“Twelve Lessons of the Catholic Faith,” by Fr. Benjamin Sember, is available through Phoenix-based Tau Publishing, www.taupublishing.com.
“Twelve Lessons of the Catholic Faith,” by Fr. Benjamin Sember, is available through Phoenix-based Tau Publishing, www.taupublishing.com.

If we haven’t heard by now, we should take the time to learn: all things are connected. For example, in the American Church, studies from Catholic University paint a dismal picture — approximately 35 percent of professed Catholics surveyed don’t believe in the Real Presence of Christ in the Eucharist.

Before you sputter and stutter like I did, wondering what that even means for the faith, recall that 51 percent of Catholic voters voted for ideology directly in conflict with Church teaching! True, in one respect, the postmodern milieu around us — i.e. values are relative, secularization is on the rise, people ignore and marginalize the authority of the Church, and life is no more than a commodity — seduces some Catholics with its allure. Why is all this happening?

One word: catechesis.

Many of those Catholics who vote, those who make decisions, and those who shape the world today are the victims of a profoundly diluted catechesis. With good catechesis, American Catholics would believe in Christ’s commandments and cherish life. With good catechesis, a few more than 65 percent of American Catholics would understand and bear witness to the Real Presence of Christ in the Eucharist. With good catechesis, the whole world would hunger for the Good News.

Enter Fr. Benjamin Sember and a new book titled, “Twelve Lessons on the Catholic Faith.” I’ve always said, never underestimate an author’s use of a name and, in this same light, never ignore an author’s use of numbers: “Twelve Lessons,” 12 months in a year, 12 tribes of Israel, 12 Apostles, 12 pancakes in a dozen, and 12 people in a hockey brawl. Fr. Sember presents 12 lessons that tie the essence of the Catholic faith together into one palatable bundle, and in our “I-don’t-have-much-time-to-spend-on-my-faith” lives, this is a good thing, especially considering the length of the actual catechism itself. Of course, everyone should read the full catechism routinely, but here is a reasonable or, at least, a beginning alternative.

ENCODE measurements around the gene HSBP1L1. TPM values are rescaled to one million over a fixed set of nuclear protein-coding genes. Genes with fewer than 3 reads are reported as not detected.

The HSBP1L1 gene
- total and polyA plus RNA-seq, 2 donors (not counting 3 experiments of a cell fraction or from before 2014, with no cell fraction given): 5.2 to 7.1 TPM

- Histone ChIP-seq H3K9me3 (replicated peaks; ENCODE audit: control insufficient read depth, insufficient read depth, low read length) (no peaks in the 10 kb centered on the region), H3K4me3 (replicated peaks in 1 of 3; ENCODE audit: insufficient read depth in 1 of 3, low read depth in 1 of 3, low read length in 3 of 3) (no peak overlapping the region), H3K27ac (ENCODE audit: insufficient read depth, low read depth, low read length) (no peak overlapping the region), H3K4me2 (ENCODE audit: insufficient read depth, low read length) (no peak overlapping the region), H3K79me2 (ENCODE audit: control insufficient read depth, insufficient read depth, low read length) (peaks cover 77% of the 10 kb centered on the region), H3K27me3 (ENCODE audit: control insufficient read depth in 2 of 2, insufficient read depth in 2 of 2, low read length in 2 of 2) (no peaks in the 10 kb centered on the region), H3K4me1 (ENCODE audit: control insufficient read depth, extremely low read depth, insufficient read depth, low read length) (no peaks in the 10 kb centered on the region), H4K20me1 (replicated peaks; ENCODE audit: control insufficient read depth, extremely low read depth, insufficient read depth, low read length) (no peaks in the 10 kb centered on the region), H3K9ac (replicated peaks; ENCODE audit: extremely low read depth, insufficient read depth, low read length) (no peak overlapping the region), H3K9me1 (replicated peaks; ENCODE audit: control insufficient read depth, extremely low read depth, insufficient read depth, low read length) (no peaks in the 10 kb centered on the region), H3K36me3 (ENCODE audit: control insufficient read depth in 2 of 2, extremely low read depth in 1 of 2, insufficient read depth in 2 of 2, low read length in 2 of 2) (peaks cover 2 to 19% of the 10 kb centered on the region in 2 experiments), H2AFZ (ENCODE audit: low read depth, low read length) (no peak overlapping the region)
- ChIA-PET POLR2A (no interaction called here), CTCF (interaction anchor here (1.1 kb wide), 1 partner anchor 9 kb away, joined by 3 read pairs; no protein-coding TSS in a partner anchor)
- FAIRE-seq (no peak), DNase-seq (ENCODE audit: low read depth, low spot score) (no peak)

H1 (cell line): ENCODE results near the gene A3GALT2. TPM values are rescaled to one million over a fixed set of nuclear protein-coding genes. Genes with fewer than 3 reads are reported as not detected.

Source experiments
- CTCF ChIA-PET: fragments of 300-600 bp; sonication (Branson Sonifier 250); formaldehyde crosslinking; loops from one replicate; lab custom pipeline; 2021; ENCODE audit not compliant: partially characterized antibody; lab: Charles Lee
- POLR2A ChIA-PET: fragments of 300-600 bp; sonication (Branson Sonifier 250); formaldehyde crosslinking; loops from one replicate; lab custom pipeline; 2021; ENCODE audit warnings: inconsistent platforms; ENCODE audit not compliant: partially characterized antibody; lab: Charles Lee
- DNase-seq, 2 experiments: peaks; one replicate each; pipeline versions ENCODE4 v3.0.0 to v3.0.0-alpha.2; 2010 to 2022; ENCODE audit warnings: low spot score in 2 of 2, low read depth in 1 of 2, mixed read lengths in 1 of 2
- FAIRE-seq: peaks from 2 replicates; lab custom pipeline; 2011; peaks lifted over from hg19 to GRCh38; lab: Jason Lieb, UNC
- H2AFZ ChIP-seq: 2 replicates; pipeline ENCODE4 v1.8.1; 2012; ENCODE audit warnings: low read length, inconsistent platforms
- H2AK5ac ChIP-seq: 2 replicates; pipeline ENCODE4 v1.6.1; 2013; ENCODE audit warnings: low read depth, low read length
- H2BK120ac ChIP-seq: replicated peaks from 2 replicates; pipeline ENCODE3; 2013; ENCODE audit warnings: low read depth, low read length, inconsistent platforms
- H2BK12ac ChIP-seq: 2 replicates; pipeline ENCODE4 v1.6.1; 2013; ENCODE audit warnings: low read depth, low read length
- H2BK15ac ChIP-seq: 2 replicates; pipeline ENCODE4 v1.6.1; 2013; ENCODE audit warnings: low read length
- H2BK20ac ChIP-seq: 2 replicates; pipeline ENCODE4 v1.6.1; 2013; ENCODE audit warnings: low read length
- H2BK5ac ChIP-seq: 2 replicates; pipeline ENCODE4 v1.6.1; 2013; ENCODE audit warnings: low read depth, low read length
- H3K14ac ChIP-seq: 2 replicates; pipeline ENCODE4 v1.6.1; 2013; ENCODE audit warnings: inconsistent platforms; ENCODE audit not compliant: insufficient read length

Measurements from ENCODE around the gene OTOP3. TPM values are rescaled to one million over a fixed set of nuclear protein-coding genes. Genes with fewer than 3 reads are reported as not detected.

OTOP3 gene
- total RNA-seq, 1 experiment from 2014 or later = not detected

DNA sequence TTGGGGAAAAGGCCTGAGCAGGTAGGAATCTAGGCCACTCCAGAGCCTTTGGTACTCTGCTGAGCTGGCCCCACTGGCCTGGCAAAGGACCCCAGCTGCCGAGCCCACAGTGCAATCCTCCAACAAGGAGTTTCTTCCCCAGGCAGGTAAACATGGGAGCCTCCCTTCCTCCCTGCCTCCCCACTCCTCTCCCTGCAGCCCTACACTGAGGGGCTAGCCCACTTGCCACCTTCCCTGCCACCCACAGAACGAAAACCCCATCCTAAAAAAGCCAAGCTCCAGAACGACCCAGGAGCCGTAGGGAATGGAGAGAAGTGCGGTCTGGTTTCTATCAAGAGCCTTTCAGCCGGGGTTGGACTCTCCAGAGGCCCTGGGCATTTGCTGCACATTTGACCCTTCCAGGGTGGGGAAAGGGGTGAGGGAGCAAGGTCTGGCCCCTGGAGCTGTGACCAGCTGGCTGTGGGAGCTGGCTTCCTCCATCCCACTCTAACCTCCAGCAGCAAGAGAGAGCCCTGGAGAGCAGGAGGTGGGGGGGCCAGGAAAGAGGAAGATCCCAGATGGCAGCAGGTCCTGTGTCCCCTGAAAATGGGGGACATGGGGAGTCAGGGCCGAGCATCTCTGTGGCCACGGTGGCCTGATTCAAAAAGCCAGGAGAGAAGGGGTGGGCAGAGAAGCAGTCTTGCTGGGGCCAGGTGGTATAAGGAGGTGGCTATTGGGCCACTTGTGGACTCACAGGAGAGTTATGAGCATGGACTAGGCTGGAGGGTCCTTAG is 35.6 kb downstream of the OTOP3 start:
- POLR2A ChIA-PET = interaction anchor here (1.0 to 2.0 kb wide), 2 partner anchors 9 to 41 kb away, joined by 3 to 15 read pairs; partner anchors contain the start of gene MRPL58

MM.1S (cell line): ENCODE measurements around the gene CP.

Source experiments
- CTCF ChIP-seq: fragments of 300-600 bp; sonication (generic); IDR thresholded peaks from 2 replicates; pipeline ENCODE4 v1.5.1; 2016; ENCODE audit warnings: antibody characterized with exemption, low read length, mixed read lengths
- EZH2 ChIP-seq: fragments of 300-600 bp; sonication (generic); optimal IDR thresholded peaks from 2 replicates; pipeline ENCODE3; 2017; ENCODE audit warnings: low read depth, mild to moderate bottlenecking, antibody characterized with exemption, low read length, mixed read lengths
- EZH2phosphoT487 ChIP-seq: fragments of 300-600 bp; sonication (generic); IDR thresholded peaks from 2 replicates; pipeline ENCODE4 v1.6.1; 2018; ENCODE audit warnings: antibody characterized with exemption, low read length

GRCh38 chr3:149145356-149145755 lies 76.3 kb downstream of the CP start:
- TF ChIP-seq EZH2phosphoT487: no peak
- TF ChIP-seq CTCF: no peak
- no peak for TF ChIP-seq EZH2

The first thing that strikes us when we begin to read this book is the language and the content. The language is decidedly directed toward children, and the content extends to examples beyond what is normally taught so that children can understand the teachings in reality; but before any of you throw up your hands and say, “this ain’t for me,” consider this: “Amen, I say to you, unless you turn and become like children, you will not enter the kingdom of heaven.” (Mt. 18:3) And consider this: the days of simply dropping the kids off at RE and going shopping are at an end. It didn’t work and our faith is now at stake.

Parents are the primary teachers of the faith and they need to live it for the children’s sake. As adult members of the faith, they must also act as witnesses to the Good News, as the old saying goes: “Use it or lose it.” Fr. Sember’s book is one of those that will help on both accounts. His book contains lessons on creation, the covenant, the Trinity, the Church itself in relationship to God, the sacraments, doing good, prayer, Mary and the saints, angels, and salvation, stuff any student of theology would get into but with a slightly less-elevated tone.

One interesting aspect of his book is that he takes those teachings and expands them further into everyday life, mostly so that younger people will relate better to the content. We all know, for example, that among all the other things, God created the animals, but Fr. Sember likes the biology lesson: “Then God made birds to fill the sky. He made tiny hummingbirds, and hawks and eagles and penguins.” Children relate more to the individual animal species — many are on morning cartoons — than they relate simply to “animals.” Besides, dual-purpose education or pedagogical multi-tasking is perfectly acceptable in any environment.

What lessons would be complete without discussion questions? The only problem is that Fr. Sember includes the answer directly after each question. Has he never heard of academic rigor?

While being faithful to Church teaching, Fr. Sember does run the risk of controversy in his discussion on the sacrament of marriage. Four times he refers to a “man” and “woman” and a “husband” and “wife.” No confusion on the definition. I wish Fr. Sember would have highlighted the “procreative” aspect of the marital sacrament.

This book is solid, fits in with our unnecessarily frenetic lives and unabashedly holds Catholic teaching up to the light. Published locally by Tau Publishing.